From One Unworthy-in-a-Good-Way Friend to Another: Why I Write

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from one unworthy in a good way friend to another: why I write Can I be honest? Writing this post was hard.

More than once, I extended my arms long, bowed my head low and shouted (in Wayne’s World fashion), “I’m not worthy! I’m not worthy!” -- because I find myself among a group of contributing writers, all of them wildly accomplished, incredibly gifted, tremendously influential.

Which makes me think about how I am not an adopter of orphaned children, a writer of best-selling books, a missionary to remote villages, an artist of painted pictures, a speaker to soul-searching multitudes... and how I have this little problem with comparing myself to others.

But then God reminds me that I am His, and I am loved. He scolds me a little, showing me the gifts He has given, gently nudging my energy from the dejection and back to the praising and the remembering of who I am.

And that's why I write — for myself, to understand better who I am, and for you, to maybe help you remember who you are, too.

I write to tell my story. It’s in bits and pieces here and there, but together, it’s a canvas mixing colors of the unsure 21-year-old English-teaching me who cried every night out of anxiety and inadequacy and mistakes with the now {mostly} confident 44-year-old me who spends an inordinate amount of time with crayons and playgrounds, Peppa Pig and board books, sticky fingers and wet wipes.

I write to remember the kid everyone made fun of on the bus because I wore rubber galoshes on the first day of school in a new town and had to pay a quarter a day so the big kid in the back wouldn’t harass me; to remember the me that was gangly and awkward and pimply and self-conscious; to remember I once thought those descriptions defined me, but they don’t. And I want you to remember that however gangly and awkward and self-conscious you may feel, those adjectives don’t define you, either.

I write to work through pain. Like my brother falling asleep in his Jeep after too many celebratory rounds at the bar and running head-long into a tree that stopped him from careening into an apartment building at 2:30 in the morning but that also broke his neck against the steering wheel killing him instantly. I write him letters of anger and forgiveness, and I wonder, did he know Jesus?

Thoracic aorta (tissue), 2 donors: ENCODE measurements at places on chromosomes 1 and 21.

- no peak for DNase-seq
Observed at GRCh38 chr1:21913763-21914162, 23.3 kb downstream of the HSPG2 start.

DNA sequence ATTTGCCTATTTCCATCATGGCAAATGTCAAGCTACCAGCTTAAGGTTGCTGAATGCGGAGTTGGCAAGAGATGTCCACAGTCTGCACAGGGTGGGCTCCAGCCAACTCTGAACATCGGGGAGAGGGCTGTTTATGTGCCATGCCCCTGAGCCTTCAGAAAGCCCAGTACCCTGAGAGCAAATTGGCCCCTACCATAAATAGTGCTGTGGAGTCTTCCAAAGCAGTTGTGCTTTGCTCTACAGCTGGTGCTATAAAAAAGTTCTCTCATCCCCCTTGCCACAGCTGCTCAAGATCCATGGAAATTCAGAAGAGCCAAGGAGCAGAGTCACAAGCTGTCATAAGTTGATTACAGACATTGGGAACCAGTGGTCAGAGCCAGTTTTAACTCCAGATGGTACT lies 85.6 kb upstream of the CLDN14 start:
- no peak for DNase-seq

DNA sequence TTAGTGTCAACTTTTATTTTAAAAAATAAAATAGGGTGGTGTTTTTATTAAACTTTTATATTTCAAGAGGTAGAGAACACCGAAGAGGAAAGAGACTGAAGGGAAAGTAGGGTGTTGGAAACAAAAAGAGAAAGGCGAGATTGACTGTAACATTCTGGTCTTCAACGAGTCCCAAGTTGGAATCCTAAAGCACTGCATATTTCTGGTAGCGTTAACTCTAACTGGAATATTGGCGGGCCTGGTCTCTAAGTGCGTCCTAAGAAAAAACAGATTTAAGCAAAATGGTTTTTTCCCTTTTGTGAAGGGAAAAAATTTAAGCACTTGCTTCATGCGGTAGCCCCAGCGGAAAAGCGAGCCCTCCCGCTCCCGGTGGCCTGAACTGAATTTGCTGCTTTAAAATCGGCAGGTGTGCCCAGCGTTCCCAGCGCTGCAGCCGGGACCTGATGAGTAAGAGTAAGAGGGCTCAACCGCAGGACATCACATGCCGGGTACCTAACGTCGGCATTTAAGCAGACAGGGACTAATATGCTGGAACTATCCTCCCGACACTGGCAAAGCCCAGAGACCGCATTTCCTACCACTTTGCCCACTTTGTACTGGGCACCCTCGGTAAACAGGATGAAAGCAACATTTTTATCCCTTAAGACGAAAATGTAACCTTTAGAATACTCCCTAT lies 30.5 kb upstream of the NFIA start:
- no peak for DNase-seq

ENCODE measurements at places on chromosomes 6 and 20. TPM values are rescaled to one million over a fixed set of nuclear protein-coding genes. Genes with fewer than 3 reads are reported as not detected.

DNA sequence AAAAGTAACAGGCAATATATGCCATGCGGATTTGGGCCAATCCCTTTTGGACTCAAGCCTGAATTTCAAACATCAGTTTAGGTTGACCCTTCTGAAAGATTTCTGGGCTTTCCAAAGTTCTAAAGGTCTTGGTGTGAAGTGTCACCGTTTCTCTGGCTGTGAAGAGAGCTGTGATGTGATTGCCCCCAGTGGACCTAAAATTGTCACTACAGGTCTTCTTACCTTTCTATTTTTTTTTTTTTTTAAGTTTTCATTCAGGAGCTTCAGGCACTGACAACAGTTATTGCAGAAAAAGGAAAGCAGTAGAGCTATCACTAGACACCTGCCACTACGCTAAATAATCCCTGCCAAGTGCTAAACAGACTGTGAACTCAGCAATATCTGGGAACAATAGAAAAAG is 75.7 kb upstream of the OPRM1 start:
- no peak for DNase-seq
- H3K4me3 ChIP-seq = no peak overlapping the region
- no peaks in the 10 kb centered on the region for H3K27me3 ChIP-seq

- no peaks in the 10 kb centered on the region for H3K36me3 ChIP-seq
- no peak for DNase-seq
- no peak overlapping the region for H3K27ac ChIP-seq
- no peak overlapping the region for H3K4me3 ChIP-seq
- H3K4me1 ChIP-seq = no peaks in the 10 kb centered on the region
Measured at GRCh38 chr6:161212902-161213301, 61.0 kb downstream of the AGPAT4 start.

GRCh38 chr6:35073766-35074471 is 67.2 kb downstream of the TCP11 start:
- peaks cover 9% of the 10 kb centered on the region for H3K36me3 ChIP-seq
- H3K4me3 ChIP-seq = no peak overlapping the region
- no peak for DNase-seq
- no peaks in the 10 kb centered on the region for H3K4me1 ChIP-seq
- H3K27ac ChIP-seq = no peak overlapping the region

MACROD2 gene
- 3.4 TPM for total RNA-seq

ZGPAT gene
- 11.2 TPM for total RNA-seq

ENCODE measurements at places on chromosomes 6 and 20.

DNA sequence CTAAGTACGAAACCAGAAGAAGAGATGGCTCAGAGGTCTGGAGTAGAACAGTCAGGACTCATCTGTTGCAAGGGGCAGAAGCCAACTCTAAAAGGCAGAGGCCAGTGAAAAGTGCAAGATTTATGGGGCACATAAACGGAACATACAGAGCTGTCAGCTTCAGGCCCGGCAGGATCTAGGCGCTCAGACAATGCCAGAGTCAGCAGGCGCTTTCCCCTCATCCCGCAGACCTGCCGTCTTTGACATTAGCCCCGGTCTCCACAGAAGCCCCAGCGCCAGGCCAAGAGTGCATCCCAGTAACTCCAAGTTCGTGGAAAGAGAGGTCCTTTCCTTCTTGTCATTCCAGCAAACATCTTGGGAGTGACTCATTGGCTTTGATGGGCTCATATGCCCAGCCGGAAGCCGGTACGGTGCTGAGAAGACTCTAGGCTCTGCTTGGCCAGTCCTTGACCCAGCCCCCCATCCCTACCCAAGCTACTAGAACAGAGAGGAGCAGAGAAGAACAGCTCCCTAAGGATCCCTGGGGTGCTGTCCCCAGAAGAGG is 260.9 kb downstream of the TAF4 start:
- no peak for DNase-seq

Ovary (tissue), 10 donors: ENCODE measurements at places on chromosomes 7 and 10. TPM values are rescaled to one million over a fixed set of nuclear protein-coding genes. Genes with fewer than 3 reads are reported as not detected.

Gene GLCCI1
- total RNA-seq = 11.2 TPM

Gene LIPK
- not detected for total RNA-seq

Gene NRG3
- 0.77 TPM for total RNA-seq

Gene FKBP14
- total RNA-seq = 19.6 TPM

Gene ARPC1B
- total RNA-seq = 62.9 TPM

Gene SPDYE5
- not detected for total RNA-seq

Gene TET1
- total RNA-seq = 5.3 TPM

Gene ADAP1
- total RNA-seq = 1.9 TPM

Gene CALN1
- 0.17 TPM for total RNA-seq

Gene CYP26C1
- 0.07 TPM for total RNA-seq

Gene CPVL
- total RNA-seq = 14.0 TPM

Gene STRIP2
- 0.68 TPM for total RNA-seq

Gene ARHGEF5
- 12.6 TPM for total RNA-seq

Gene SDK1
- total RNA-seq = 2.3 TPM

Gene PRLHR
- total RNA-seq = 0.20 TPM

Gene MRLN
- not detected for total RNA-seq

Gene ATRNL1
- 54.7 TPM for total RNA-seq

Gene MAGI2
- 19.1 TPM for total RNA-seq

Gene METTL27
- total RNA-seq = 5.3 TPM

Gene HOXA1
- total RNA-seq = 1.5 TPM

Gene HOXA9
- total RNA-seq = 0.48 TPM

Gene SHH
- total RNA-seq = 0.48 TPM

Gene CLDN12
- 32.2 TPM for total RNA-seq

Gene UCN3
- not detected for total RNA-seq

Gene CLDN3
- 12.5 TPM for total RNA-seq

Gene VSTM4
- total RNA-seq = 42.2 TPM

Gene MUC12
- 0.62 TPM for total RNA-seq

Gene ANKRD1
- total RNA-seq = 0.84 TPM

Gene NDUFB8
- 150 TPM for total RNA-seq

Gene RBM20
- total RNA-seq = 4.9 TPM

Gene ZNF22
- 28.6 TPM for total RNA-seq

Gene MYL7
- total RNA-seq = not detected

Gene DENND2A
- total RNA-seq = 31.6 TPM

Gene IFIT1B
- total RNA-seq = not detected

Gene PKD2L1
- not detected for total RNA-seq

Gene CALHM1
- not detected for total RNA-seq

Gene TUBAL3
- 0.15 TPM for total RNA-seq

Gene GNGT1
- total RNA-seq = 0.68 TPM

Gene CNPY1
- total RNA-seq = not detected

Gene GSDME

I write to express gratitude. Because I get to be wife to my best friend — a man who keeps me grounded and centered on what is true and good and right by pointing me always to Jesus and God’s Word, who helps me say no because I have a tendency to always say yes in ways that squeeze my own family out of the calendar, who makes me mad by sometimes saying insensitive things that hurt my heart like no one else can, who forgives me when I talk more than I listen making him feel unheard and unimportant.

I write to leave a legacy for my children… for our two girls, born ten years apart, whose birth stories weave intricate patterns into our family narrative that is peppered with infertility and miscarriage, doctors and discontentment. I want them — and you — to know how God can handle our ugliness when we stomp our feet demanding what we want when we want it; our grief when we lose the dreams we had in favor of the plans He has; our pain as He rebukes and corrects and grows us into the women He wants us to be.

I write to articulate Jesus. Because I think about Him all the time. Not in a freaky religious way, but in a downright humbled I'm-so-thankful-He-came-and-died-for-me way. I want my eyes — and yours — to open wide to this life that is really all about Him, because in the end, I think we'll find that we made everything complicated with frivolous peripherals.

And where my story and your story intersects, I pray you are encouraged.

So this is me. And even as I write, I am a just a girl, extending her arms long, bowing her head low, crying out, “I’m not worthy! I’m not worthy!” but now I cry out not in the shadow of talented strangers, but alongside beautiful friends — writers and readers — who extend their arms also and bow their heads low because together we are beginning to understand deeply this truth:

Great is the Lord and most worthy of praise; his greatness no one can fathom (Psalm 145:3).

Your unworthy-in-a-good-way friend,

Rhonda